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By Catholic Online (NEWS CONSORTIUM)

5/7/2013 (11 months ago)

Catholic Online (www.catholic.org)

Process, costing as little as $175 for three months, 'worthy of a Nobel prize'

According to Danish scientist Hanne Albert, almost half of those with chronic lower back pain could benefit from an inexpensive process involving antibiotics. Described as being worthy of a Nobel prize, Albert and other  scientists have shown that many cases of severe, long-term back ache are caused by bacteria. The three month course of antibiotics to patients would be as little as $175.

Many hard-to-treat cases involving back pain are caused by slipped discs, where wear and tear, traffic accidents, heavy lifting or other problem causes a piece of the spongy tissue that cushions the bones of the spine to spill out, causing pain in the back and legs.

Many hard-to-treat cases involving back pain are caused by slipped discs, where wear and tear, traffic accidents, heavy lifting or other problem causes a piece of the spongy tissue that cushions the bones of the spine to spill out, causing pain in the back and legs.

Article Highlights

By Catholic Online (NEWS CONSORTIUM)

Catholic Online (www.catholic.org)

5/7/2013 (11 months ago)

Published in Health

Keywords: Back pain, antibiotics, slipped discs, Propionibacterium. therapy


LOS ANGELES, CA (Catholic Online) - Grateful patients who were in so much pain that they had to give up work have thanked the researchers for giving them their life back.

"These are mums and dads in the middle of an active working life. These are pillars of society; they care for their parents and for their children. They will be able to play with their children, instead of just sitting and watching them play," Albert declares.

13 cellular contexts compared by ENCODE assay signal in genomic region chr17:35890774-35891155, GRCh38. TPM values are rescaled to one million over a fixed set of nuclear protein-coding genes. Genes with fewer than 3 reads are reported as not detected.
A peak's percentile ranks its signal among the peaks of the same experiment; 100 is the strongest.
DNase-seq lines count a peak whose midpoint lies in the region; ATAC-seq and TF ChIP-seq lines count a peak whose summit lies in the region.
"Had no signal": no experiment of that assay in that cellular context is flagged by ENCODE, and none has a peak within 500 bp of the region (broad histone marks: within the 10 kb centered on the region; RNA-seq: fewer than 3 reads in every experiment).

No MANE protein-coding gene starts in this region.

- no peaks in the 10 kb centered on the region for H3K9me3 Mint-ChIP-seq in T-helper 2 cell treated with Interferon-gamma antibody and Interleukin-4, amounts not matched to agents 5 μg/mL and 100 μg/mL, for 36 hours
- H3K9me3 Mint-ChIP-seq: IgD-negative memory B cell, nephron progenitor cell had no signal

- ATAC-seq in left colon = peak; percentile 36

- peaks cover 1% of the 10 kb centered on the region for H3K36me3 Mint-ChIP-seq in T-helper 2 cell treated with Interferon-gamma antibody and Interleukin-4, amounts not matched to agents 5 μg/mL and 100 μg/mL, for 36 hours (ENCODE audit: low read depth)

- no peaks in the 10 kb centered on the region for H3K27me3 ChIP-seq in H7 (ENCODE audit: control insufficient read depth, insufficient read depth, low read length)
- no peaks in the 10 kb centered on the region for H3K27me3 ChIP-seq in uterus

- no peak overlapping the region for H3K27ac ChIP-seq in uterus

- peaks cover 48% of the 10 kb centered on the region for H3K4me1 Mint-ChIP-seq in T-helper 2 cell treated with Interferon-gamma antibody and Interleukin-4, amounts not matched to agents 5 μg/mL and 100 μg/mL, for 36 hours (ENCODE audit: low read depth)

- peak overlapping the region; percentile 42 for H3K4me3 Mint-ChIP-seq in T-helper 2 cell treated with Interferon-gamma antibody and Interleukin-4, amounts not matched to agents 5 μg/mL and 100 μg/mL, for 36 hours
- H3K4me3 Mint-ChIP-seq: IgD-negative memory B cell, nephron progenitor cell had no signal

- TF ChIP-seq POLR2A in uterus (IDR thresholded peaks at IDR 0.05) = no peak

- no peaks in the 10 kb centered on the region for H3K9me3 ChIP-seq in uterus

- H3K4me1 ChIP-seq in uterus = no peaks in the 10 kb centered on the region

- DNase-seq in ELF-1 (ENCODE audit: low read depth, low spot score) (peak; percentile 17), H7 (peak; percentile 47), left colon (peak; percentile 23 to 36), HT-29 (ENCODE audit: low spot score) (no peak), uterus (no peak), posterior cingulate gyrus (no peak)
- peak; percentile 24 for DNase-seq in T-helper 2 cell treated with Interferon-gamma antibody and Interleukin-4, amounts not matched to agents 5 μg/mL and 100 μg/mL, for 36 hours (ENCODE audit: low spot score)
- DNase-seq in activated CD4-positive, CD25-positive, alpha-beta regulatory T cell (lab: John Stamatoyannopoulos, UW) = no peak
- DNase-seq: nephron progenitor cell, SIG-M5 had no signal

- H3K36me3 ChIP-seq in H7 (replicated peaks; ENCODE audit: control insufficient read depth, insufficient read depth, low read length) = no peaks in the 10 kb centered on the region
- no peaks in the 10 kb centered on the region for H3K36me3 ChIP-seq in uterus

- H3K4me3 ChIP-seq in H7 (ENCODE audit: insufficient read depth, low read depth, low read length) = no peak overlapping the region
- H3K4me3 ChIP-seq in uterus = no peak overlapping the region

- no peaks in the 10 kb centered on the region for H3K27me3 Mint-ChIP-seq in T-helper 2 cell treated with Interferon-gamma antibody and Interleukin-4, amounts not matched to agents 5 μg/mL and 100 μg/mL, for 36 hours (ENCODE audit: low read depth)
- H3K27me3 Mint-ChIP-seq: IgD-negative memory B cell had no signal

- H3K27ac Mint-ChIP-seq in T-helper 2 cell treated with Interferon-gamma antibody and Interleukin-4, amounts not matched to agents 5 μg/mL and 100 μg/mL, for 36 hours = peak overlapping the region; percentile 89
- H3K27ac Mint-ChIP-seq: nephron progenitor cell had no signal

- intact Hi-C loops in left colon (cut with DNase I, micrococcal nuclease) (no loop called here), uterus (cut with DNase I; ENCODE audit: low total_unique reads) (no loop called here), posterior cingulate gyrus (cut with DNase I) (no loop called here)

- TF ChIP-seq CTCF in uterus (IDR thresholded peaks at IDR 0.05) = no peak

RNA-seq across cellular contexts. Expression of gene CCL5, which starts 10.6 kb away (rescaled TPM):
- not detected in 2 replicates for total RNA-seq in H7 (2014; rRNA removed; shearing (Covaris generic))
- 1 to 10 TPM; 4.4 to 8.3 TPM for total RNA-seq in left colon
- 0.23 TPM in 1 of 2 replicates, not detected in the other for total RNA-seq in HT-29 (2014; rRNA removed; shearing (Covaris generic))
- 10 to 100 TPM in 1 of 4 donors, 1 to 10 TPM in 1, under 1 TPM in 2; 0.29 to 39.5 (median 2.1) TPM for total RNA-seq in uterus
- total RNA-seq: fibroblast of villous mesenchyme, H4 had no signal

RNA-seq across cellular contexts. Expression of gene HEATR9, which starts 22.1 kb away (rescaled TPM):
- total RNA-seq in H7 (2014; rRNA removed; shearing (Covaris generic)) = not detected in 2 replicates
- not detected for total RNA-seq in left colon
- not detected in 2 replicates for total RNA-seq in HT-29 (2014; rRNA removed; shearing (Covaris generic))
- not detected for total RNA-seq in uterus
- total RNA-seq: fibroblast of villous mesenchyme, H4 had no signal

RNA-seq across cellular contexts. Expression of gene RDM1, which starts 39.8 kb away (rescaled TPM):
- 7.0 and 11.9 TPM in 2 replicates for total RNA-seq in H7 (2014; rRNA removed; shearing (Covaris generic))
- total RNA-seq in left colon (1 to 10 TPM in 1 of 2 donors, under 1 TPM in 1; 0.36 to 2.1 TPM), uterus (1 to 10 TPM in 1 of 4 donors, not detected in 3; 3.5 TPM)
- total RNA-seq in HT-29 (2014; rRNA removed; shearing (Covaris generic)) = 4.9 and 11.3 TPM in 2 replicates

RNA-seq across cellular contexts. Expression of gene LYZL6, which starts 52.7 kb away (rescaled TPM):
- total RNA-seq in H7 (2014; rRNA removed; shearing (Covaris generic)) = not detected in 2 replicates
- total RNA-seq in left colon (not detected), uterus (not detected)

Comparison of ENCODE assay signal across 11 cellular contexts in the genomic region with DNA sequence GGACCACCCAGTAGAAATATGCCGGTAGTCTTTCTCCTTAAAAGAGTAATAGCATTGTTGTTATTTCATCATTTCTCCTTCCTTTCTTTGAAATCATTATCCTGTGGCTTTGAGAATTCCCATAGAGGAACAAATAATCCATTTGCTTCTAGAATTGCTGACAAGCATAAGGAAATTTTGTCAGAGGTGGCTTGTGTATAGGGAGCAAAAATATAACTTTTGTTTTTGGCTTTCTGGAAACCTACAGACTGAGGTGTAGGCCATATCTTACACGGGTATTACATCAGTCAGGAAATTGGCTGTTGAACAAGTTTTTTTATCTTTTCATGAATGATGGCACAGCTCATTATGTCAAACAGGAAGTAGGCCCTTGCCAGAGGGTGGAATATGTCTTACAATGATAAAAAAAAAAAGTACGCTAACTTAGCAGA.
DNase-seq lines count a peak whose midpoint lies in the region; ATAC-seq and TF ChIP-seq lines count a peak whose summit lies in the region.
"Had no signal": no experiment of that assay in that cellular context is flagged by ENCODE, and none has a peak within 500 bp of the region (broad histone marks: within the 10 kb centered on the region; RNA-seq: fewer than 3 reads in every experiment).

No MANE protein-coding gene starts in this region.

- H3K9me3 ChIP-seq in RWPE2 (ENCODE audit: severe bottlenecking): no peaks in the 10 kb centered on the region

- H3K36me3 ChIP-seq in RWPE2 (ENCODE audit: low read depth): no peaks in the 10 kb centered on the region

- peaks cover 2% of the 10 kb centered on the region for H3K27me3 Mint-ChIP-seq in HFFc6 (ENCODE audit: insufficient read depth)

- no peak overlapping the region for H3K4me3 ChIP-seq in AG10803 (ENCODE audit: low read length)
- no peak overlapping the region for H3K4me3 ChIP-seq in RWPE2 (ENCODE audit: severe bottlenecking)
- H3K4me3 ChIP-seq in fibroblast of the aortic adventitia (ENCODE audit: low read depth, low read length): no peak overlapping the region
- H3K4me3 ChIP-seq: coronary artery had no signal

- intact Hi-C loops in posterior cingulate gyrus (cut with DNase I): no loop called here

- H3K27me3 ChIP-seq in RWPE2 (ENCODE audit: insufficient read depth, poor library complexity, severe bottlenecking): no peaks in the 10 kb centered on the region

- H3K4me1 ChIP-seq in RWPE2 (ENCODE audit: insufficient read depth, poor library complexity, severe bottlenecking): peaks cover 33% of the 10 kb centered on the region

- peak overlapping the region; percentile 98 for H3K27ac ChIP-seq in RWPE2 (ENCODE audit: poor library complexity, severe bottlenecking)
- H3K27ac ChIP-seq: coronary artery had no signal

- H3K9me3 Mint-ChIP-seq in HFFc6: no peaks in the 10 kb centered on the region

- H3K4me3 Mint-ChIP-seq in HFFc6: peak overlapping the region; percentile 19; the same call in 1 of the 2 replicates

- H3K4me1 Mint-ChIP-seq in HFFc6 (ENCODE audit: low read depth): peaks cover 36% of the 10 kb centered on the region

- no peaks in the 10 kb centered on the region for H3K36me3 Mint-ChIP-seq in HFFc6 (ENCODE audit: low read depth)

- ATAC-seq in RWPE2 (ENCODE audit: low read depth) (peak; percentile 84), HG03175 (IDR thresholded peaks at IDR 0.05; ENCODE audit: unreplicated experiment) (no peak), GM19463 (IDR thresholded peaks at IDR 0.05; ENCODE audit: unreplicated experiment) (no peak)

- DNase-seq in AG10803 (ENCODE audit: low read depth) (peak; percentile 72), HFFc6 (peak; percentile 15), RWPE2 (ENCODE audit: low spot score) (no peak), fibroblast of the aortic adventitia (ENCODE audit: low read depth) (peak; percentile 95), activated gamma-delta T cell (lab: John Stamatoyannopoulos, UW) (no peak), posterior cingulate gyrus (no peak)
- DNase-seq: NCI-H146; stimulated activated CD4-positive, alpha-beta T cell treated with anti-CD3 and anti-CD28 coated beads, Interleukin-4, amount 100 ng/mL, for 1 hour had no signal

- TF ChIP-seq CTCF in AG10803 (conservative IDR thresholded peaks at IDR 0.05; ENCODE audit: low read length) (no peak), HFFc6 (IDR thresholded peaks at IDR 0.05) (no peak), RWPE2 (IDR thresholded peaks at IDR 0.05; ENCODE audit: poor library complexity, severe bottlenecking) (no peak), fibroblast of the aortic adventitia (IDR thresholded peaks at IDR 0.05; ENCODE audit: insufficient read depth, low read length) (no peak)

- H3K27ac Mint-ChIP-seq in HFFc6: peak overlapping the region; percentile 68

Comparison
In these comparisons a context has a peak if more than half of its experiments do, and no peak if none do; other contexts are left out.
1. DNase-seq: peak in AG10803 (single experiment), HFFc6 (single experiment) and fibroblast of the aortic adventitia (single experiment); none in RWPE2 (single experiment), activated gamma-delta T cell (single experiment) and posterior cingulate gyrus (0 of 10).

Many hard-to-treat cases involving back pain are caused by slipped discs, where wear and tear, traffic accidents, heavy lifting or other problem causes a piece of the spongy tissue that cushions the bones of the spine to spill out, causing pain in the back and legs.
 
Most people quickly recover, but for some, the pain persists and even major surgery is not completely effective.

Dr. Albert, working with colleagues from Birmingham, believes that often this persistent pain is caused not by damaged disc by rogue bacteria that have infiltrated it.

Albert began by examining tissue taken from discs of people whose back pain was so bad they had had spinal surgery. Around half tested positive for bacteria, with a bug that normally causes acne predominant.

The researchers then allocated 162 men and women who were in "relentless" back pain to a 100-day course of the antibiotic Bioclavid or a placebo.

For one year afterwards, those who had taken the drug said they'd experienced 64 hours of pain in the previous month. Those on placebo had racked up 200 hours of pain.

Patients who had taken drug took just 19 sick days, compared with 45 by those on placebo, the European Spine Journal reports.

Albert, with the University of Southern Denmark, described the improvement as "amazing" and said the patients were effectively cured.

"I can't tell you how many people have given me hugs and told me I have given them their life back."

The Propionibacterium bug normally causes acne. It is also found in the mouth and pushed into the circulation by tooth brushing. In those who have slipped a disc, it worms its way into the damaged disc, where it produces acid which corrodes the spine, causing fresh and often excruciating pain.

"More work needs to be done but make no mistake, this is a turning  point, a point where we will have to re-write the textbooks," Peter Hamlyn, the University College Hospital London surgeon who has successfully given the antibiotic to patients there. He now says that doctors must now rethink their understanding of lower back pain.

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